The biggest problem with board shorts had always been how to effectively keep the pants up without a belt. Manufacturers started playing with various methods of closure (side, Velcro, internal belts) and when form started to equal function, we started to see what could loosely be considered the first of technical board shorts.
Hang Ten, (charismatic Peter Drowd) which had been around since the mid-60’s making cotton trunks, rose to fame and became California’s first real major brand. In 1966, they sponsored the first group of “team riders” of which, Greg knoll was one. They were the first brand to really establish an international market. Were the first to adopt nylon as a material and some say the originator or the modern board short.
Sundek changed the silhouette. It had a flat waistband instead of the gather drawstring and a shorter leg, cleaned up aesthetic. Since it was fully made from quick dry nylon, which give it dual functionality because it allowed it to be both a swim trunk and a walk short.
Throughout the 60’s and 70’s many new surf brands entered the market: Jams, Gotcha, Maui & Sons, OP, Lightning Bolt, Rip Curl, Quicksilver, Billabong.
In Australia Stubbies owned the board short business. They really advanced modern day pro surf contests and the inaugural Stubbies Surf Classic in 1977 is still considered legendary due to its perfect waves, unique location and the adoption of a new (man on man) format.
In the 80's, skateboard culture and new wave music started to rise in popularity and with it the brand, Jimmy Z’s. Instead of snaps or belt buckles, it used an interior belting system with side closure attached by velcro. It was a distinctively looking design. Later in the 80’s, big commercial interests began to take hold and young consumers become willingly inspired by the beach and the surf lifestyle images that the big businesses were propelling into the media. This led to new informal attitudes about dress, swim wear started to become acceptable, day to day wear. Cultural tastes for all things new and anti-fashion pushed the brand “Jams” (swim trunk - over scaled, brightly floral patterns - very loose, cotton baggy sack style, draw string) into a brief, but mainstream and very substantial, fad in the mid 80’s. They were nspired by patterns the founder had once seen in photographs of Russian tourists vacationing at the Black Sea. They were named jams because their first prototype was made by merely shortening a pair of pajama bottoms.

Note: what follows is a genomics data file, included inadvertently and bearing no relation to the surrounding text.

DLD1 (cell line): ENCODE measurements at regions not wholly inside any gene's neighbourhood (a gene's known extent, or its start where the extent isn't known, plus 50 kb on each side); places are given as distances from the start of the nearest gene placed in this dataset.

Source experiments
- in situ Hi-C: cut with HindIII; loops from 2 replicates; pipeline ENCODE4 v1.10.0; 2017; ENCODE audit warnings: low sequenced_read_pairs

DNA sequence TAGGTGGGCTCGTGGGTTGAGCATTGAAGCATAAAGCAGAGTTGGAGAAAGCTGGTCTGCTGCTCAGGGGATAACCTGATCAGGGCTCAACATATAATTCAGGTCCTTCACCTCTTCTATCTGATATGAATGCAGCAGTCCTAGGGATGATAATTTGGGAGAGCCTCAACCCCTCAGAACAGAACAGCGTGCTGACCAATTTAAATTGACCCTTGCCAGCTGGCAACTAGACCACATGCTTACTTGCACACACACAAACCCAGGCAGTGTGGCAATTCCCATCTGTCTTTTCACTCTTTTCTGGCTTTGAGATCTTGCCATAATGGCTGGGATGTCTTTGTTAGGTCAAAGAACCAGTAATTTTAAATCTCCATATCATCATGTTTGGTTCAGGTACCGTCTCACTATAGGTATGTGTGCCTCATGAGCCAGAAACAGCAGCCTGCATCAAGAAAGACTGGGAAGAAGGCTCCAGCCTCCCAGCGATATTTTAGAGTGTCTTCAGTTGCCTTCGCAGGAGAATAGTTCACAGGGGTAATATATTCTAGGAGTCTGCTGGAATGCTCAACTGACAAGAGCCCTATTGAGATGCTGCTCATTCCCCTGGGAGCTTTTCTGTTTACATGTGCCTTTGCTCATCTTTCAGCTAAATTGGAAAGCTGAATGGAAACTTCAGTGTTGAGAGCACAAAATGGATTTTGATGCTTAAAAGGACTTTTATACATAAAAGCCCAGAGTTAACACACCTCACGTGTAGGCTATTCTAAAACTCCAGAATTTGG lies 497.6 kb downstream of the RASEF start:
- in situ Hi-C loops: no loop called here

Billabong and Ocean pacific introduces lycra into a short based off of triathlon suits.
Quicksilver introduces “Echo beach” boardshorts with radical new wave inspired prints. Rider Dan Kwock wearing neon polka-dot trunks causes a sensation.
(Neoprene shorts, (late 80's) although they were technically wonderful for the time because their seamless design prevented chapping, many felt they had no style and the trend was only popular for a short lived period of time.
Gotcha (Laguna Beach 1978) used aggressive marketing and the connections of its founder (pro-surfer Michael Thompson) to attract many of the days top riders. It was a longer Bermuda style with loud, flashy designs. For many years a financially dominant brand that was the first surf lifestyle brand to reach 100 million dollars in sales.
During the 90’s, skate culture (which had in the past evolved out of what surfers were wearing) now was larger than surfing and the pendulum of its bulk had swung towards skateboarding dictating surf style. Since it had come from the street, the aesthetic of skateboarding was heavily influenced by graffiti.
2000 & Beyond
Surfing phenomenon Andy irons further strengthens the bond between pro surfers and brands by competing in matching and iconiclly designed: Billabongs Rising Sun board short & aesthetically matching surfboard.
Present: Gel infused string ties, stretch fabric, hyperweave overlays, technical microfibers, diamond dobby, (prevents chaffing & rashes)